The Magazine of The Evangelical Lutheran Church in America


August 10, 2011

A 'debt of gratitude': Church executive Dorothy Marple dies

Dorothy Marple, pioneering church executive and coordinator of the transition team for the ELCA (1986-1987), died Aug. 8 at Artman Lutheran Home in Ambler, Pa. Marple, a member at St. Michael Lutheran Church, Philadelphia, was 84.

“Dr. Marple was gracious but firm, precise and thorough, conscious of detail and yet mindful of the bigger picture,” retired ELCA pastor and former ELCA Secretary Lowell Almen told ELCA News. “She was crucial in completing the commitment made by the ELCA’s predecessor churches in 1982. In that year, the ALC (American Lutheran Church), LCA (Lutheran Church in America) and AELC (Association of Evangelical Lutheran Churches) voted to form a new church in a step toward greater Lutheran unity for the sake of effectiveness in mission. Dr. Marple shared that vision and worked tirelessly toward its implementation.”

Marple broke ground in 1975 as the first woman and the first layperson to be named a bishop's assistant in the Lutheran Church in America. She came to that role after serving as the first executive director of the LCA women's organization from 1962 to 1975.

A lifelong pioneer, she was also the first in her family to graduate from college and to earn advanced degrees, including a doctorate in education from Columbia University, New York.

"The adjective to describe Dorothy is outstandingly competent," said James Crumley, a retired ELCA pastor and former bishop of the LCA. "She had an accurate and detailed knowledge of the entire Lutheran Church in America; its history, work and function. Dorothy was always contributing to the work of the entire group. We especially valued her contribution to our church's ecumenical work and the Lutheran World Federation."

The late LCA President Robert Marshall selected Marple as a bishop's assistant in 1975 — "something that was most fortunate for me, in following Dr. Marshall," Crumley said. "There is no way I could say too much about Dorothy. In the 1980s, Dorothy and all of us spent a large portion of time planning for the ELCA. A formidable series of tasks had to be done to make the ELCA happen. After the ELCA was approved, she did an extraordinary job coordinating the transition team. She was just a wonderful person."

Marple held many other leadership roles throughout the years, including: dean of women and foreign student adviser at Thiel College in Greenville, Pa. (1953-1961); board member of Church Women United (1962-1975); assistant general secretary of the National Council of the Churches of Christ in the U.S.A. (NCCCUSA) from 1988-1989; NCCCUSA governing board member (1970-1987); LWF Executive Committee member (1977-1984); chair of the LWF Commission on Church Cooperation (1984-1989); member of the board of the Lutheran Theological Seminary at Gettysburg (1989-98); member of the United Board for Christian Higher Education in Asia (1989-98); and chair of a task force studying theological education in the ELCA (1989-1994).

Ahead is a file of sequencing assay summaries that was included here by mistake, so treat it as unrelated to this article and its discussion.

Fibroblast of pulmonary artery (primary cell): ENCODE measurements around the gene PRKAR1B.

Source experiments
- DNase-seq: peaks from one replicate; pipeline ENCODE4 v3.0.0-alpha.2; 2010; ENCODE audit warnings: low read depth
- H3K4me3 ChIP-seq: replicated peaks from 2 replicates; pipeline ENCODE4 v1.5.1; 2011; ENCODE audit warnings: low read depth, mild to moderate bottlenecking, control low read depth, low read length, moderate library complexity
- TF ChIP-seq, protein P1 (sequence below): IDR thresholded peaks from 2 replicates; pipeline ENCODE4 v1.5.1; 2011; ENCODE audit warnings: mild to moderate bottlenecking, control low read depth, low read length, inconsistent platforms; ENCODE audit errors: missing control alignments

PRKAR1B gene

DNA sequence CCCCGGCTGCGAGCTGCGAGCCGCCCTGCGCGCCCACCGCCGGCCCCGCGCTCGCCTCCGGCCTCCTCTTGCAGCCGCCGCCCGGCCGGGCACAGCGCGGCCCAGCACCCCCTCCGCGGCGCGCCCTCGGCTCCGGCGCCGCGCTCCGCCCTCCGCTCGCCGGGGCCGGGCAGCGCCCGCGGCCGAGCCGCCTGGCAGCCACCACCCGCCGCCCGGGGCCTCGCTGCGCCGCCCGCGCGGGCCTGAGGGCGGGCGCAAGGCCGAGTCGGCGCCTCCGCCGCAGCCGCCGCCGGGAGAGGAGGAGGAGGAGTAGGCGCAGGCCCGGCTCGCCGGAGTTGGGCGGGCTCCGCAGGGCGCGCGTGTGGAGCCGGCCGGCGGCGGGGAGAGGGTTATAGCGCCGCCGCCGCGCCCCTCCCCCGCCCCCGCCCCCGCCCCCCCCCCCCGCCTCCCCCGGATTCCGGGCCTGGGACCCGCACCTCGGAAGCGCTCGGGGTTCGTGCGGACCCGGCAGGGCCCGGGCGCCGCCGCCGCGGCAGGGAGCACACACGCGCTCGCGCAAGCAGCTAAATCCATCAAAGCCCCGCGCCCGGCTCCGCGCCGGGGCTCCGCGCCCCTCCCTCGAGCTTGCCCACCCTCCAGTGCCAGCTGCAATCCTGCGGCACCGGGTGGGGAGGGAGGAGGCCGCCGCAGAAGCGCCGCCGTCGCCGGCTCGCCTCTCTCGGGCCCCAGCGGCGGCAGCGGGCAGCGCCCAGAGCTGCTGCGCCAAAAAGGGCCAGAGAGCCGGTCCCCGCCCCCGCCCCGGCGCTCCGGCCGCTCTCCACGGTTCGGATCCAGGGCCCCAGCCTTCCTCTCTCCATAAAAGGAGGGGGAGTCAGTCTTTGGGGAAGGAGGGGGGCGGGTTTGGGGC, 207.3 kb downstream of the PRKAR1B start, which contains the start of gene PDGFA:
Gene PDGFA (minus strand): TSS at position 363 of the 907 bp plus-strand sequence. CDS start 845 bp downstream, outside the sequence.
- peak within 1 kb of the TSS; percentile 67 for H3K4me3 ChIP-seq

Phyllis Anderson, president of Pacific Lutheran Theological Seminary, Berkeley, Calif., and one of Marple's colleagues on the theological task force, called it "one of the singular privileges and joys of my ministry to be [Dorothy's] staff partner." Anderson formerly served as executive director of the former Higher Education and Schools churchwide unit, which had responsibility for the task force.

"The whole church owes Dorothy Marple a debt of gratitude for the tireless, focused, eminently fair leadership she gave to the ELCA Study of Theological Education, which was her trademark," Anderson said. "That study continues to inform the directions and decisions of our seminaries today."

President Michael Cooper-White of Gettysburg Seminary said Marple was the epitome of a churchly servant leader. “She never sought the limelight of center stage, but her quiet competence shone in so many corners of the church, especially in her work helping lay a solid foundation for the ELCA,” he said.

Retired ELCA pastor Ralph Eckard knew Marple for 48 years, including the 27 years he served as an assistant to LCA presidents and later bishops. "Dorothy and I served as colleagues from 1976 until the merger in 1988," Eckard said. "She was a prodigious worker and a great colleague in every sense of the word. She had a breadth of experience, which she could apply to any situation."

Marple's funeral service is set for Saturday, Aug. 13, at Upper Dublin Lutheran Church, Ambler, Pa. She is survived by a sister, Virginia Reynolds; nine nieces; and a longtime friend, Lois Leffler.

Memorials can be sent to ELCA World Hunger, P.O. Box 71764, Chicago, IL 60694-1764. 

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